The West Coast won’t be benefitting from any of the $189 million in employment insurance support that was announced on Aug. 20. Thirteen regions in Canada are getting five-week EI extentions for seasonal workers, but they’re all in Eastern Canada.
“Once again, the West Coast is conveniently forgotten by this government, in particular the North Coast fishing industry and our families who count on the government to make good policy decisions,” MP Nathan Cullen said in response to the announcement. “Fishing families equally need, want and deserve a similar five-week extension, as well as other supports to ensure sufficient hours and earnings to qualify for EI benefits.”
The 13 regions that are part of the pilot project to extend support for seasonal workers include areas in P.E.I., Nova Scotia, New Brunswick, New Foundland and Labrador, Yukon and five areas in Quebec. Christina Nelson, the northern organizer of United Fishermen and Allied Workers’ Union (UFAWU) in Prince Rupert, said those areas have some of the highest unemployment rates in the country.
The announcement stated the areas chosen for the pilot project have higher proportions of seasonal claimants compared to the total labour force, as well as higher than average EI unemployment rates in the previous year. But how those rates are determined can depend on the size of the region.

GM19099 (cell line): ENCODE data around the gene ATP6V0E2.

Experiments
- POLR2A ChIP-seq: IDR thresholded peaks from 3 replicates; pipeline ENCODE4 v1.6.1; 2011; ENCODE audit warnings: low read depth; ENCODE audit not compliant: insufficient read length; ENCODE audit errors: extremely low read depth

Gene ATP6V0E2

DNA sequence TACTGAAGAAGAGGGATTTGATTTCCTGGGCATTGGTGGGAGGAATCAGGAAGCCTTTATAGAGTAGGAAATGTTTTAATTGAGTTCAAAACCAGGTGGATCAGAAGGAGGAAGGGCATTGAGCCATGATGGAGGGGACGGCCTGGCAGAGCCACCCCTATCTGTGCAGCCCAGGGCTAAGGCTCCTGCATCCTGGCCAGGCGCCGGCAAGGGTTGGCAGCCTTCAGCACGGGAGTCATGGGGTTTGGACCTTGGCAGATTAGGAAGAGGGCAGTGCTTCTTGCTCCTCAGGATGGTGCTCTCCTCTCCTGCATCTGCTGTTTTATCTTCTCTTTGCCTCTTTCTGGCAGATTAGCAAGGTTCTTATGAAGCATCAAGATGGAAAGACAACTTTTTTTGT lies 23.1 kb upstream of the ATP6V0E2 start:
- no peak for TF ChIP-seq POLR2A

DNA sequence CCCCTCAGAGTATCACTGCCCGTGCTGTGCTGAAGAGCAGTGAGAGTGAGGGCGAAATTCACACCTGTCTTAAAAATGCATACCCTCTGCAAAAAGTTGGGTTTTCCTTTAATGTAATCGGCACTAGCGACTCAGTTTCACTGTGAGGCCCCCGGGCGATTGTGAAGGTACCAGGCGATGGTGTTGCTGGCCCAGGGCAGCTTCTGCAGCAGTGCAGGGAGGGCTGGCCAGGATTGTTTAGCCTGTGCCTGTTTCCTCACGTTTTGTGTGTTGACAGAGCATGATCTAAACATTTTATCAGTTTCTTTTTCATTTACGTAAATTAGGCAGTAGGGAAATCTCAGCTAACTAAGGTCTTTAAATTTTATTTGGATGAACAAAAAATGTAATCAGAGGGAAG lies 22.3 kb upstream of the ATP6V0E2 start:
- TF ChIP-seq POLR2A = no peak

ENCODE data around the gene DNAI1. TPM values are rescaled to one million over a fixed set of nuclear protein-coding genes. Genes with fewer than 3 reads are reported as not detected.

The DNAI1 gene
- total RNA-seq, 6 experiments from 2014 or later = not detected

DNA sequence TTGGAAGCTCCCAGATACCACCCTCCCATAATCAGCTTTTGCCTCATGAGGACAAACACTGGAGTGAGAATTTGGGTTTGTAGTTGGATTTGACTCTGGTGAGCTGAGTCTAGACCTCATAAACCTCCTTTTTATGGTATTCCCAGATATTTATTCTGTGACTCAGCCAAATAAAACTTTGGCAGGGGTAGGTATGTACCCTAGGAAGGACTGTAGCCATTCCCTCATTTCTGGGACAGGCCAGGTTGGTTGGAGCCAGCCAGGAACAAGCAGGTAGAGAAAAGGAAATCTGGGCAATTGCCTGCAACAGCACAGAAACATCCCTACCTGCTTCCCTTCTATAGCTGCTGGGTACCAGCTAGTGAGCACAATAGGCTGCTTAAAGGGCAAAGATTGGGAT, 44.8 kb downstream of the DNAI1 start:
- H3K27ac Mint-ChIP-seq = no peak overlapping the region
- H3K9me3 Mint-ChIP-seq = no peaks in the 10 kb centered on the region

“If you’re looking at seasonal workers, we have seasonal workers. They seem to have been missed in this calculation,” Nelson said.
It could be because of the large economic region that the North Coast is included in, she said. Area 55 takes up two-thirds of B.C.
“We’re 9.8 per cent [unemployment rate] but one of the places that is in the pilot project is 10.8. So we’re talking a one per cent difference,” Nelson said. “I don’t believe we have 9.8 per cent. I believe in Prince Rupert with our seasonal workers, it’s much much higher than that.”
The unemployment rate of a region dictates how many hours someone needs to work to qualify for EI. At 9.8 per cent unemployment in Area 55, workers need 560 hours — which Nelson said is difficult to work at the best of times.
“From our point of view, we’ve had a really terrible season,” Nelson said. “We had one guy with 22 years seniority, he’s had four days of work. It’s been pretty much a disaster. Not many people are able to collect EI, because they need the going rate, which at this point is 560 hours. We certainly need that extension here on the North Coast because these are the seasonal workers who are truly impacted as they are on the East Coast or in the eastern provinces.”